In 2019, over $4.9 billion worth of cryptocurrencies fell prey to crimes like theft and hacks.
Over 20% of all Bitcoins are lost and forever gone.
Over $9 million worth of crypto scams take place every day.
What do these stats tell us?
It tells us that lost and stolen cryptocurrencies are much more common occurrences than we would like to think.
These incidents can take place in many ways – you may forget your private keys, your wallet may get hacked or stolen, you may send crypto to the wrong address, or something quite popular these days, exit scams, rug pulls, and other kinds of crypto scams.
However, we are not here to discuss exit scams and rug pulls or how to keep your crypto safe. That’s a topic for another time.
In this article, we will discuss how you, as a taxpayer, can report your lost and stolen cryptocurrencies as losses. Crypto tax is already a complex subject because of the lack of clarity and guidance, and reporting lost or stolen crypto as losses are even trickier, and we’ll explain why.
But first, we must understand the different kinds of losses and how to qualify for them. There are mainly four of them –
- Casualty Losses
- Theft Losses
- Investment Losses
- Abandonment Losses
Casualty losses are losses caused by a sudden or unexpected event.
However, in 2021, the casualty losses law is almost non-existent. After the Tax Cuts and Jobs Act, passed in 2017, most forms of casualty losses are no longer deductible on Form 4684 except for any casualty that qualifies as a federally declared disaster.
Luckily, the Tax Cuts and Jobs Act will be lifted again in 2025. However, until then, this is all we have.
So, in the context of cryptocurrencies, casualties caused by your own negligence don’t qualify for losses, which means you won’t receive a tax break on losing your private keys, sending your crypto to the wrong address, or other similar casualties.
Theft losses are pretty self-explanatory and, in a lot of ways, similar to casualty losses.
In simple words, theft losses include casualties when someone steals your property or asset with criminal intent.
So, in the context of cryptocurrencies, theft loss may include but is not limited to – Stealing private keys and wallets, hacking wallets, or exchange accounts.
However, much like casualty losses, theft losses no longer qualify for deductions on Form 4684 thanks to the Tax Cuts and Jobs Act.
Note: There are other ways to work around these losses, but as some tax professionals and experts suggest, every case is different and unique and involves a lot of nuances. Hence, it’s a pretty risky position to be in without the guidance of a tax professional or attorney.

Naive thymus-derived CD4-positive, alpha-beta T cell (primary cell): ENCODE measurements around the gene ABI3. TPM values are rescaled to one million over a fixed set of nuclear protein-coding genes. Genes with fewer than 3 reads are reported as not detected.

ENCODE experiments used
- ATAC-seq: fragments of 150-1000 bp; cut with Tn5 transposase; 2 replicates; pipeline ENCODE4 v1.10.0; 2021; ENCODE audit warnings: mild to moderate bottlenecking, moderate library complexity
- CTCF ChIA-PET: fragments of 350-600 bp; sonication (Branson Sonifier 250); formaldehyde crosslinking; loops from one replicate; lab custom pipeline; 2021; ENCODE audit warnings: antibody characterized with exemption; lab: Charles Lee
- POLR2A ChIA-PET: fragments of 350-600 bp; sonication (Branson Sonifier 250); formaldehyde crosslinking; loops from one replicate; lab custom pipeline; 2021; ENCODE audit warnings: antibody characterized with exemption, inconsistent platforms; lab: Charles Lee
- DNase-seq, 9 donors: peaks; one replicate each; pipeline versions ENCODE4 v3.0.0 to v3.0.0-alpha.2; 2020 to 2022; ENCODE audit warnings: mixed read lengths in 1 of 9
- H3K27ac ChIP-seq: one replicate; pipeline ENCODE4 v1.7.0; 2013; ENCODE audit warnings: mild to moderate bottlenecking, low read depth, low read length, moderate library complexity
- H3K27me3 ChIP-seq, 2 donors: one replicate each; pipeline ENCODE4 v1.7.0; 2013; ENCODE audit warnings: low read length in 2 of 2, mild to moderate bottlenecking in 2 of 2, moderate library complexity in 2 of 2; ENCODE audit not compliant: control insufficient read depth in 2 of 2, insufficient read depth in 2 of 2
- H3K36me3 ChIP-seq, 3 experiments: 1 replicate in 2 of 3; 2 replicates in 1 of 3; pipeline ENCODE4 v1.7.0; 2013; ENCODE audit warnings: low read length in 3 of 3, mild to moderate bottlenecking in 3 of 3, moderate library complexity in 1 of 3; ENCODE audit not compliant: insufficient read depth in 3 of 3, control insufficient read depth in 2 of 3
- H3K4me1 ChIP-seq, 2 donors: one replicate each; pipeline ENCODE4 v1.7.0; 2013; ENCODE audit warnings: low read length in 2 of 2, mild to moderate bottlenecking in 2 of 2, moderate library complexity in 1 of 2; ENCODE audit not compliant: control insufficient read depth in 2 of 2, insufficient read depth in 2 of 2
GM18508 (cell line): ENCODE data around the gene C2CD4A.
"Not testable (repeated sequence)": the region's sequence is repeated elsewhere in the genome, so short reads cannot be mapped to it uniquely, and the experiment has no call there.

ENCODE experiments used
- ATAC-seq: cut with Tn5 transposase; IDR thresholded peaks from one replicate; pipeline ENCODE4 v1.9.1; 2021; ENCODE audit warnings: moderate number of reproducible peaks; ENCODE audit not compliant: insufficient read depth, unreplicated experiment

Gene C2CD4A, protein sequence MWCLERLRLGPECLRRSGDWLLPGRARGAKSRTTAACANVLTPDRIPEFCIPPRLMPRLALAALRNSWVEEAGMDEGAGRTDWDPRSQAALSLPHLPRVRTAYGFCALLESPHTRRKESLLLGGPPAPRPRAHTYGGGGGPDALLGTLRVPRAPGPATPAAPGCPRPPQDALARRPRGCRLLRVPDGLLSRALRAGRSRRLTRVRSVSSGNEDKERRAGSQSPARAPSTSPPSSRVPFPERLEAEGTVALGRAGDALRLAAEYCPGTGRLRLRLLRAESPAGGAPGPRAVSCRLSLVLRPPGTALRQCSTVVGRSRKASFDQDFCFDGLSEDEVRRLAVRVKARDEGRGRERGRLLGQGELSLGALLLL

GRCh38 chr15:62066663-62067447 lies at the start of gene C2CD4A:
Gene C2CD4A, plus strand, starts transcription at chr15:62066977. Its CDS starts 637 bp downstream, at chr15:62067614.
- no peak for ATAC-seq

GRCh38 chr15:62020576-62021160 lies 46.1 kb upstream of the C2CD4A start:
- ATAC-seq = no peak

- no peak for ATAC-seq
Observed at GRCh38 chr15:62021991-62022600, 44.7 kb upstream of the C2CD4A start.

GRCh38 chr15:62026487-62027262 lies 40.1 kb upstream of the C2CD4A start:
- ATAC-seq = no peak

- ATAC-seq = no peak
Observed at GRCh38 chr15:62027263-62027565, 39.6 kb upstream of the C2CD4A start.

Capital losses, also known as investment losses, are the most common form of losses. It refers to the loss you incur when you invest in an asset with the intent to make a profit.
In other words, when the cost basis is higher than the selling price.
Even though the IRS classifies crypto as property, people use it for many purposes. That’s why it’s important you understand the distinction between purchasing crypto with the intent to make a profit and purchasing crypto to do day-to-day transactions.
Many people believe that crypto scams and exchange shutdowns should also qualify as capital losses.
But it’s not that simple.
Crypto scams and exchange shutdowns fall under the casualty losses or theft losses categories. But it’s not the answer you probably wanna hear because, as we mentioned before, those laws pretty much don’t exist anymore.
However, we need to understand that there are certain criteria for qualifying a loss as a capital loss that exit scams and exchange shutdowns fail to do.
For example, one such criterion is that a “sale or exchange” must take place to qualify for a capital loss.
“Sale,” as we know, is the disposing of an asset for fiat currency, while “exchange” is the disposing of one asset for another.
And guess what?
In exit scams and exchange shutdowns, there is neither a sale nor an exchange. Instead, the crypto is just gone, disappeared. Hence, it can’t be treated as a capital loss… in theory.
Some tax professionals and attorneys claim that there are still ways to work around it. But as we mentioned before, it’s a risky position to be in.
Whether you lost your crypto, it got stolen, or you got scammed, from what we know so far, it seems like all hope is lost, as there are no tax provisions to solve this dilemma.
Except one. Probably.
The abandonment loss is the most overlooked yet probably the only plausible option for someone in this situation.
Abandonment loss occurs when you deliberately and intentionally give up ownership and possession of your property.
However, in order to qualify for abandonment losses on your lost or stolen crypto, you must establish that you –
- Purchased the property or asset with the intent to make a profit.
- Have taken appropriate actions and evidence-based measures to prove your intent to abandon your property.
Other than this, there are a few more criteria that you must meet to qualify for abandonment losses. Nonetheless, it’s still better than nothing, and with the help of a professional, you might very well succeed.
After looking at the different kinds of losses and tax provisions, it’s pretty evident that there is very little chance you can claim losses on lost and stolen crypto.
Even though abandonment loss might seem like the only way out, it isn’t.
Because, as we discussed before, there are different criteria you must meet for different losses, and some of these can get overly complicated and nuanced real fast.
That is why it’s always a good idea to consult a tax professional who knows what they are doing and can guide you through your particular situation.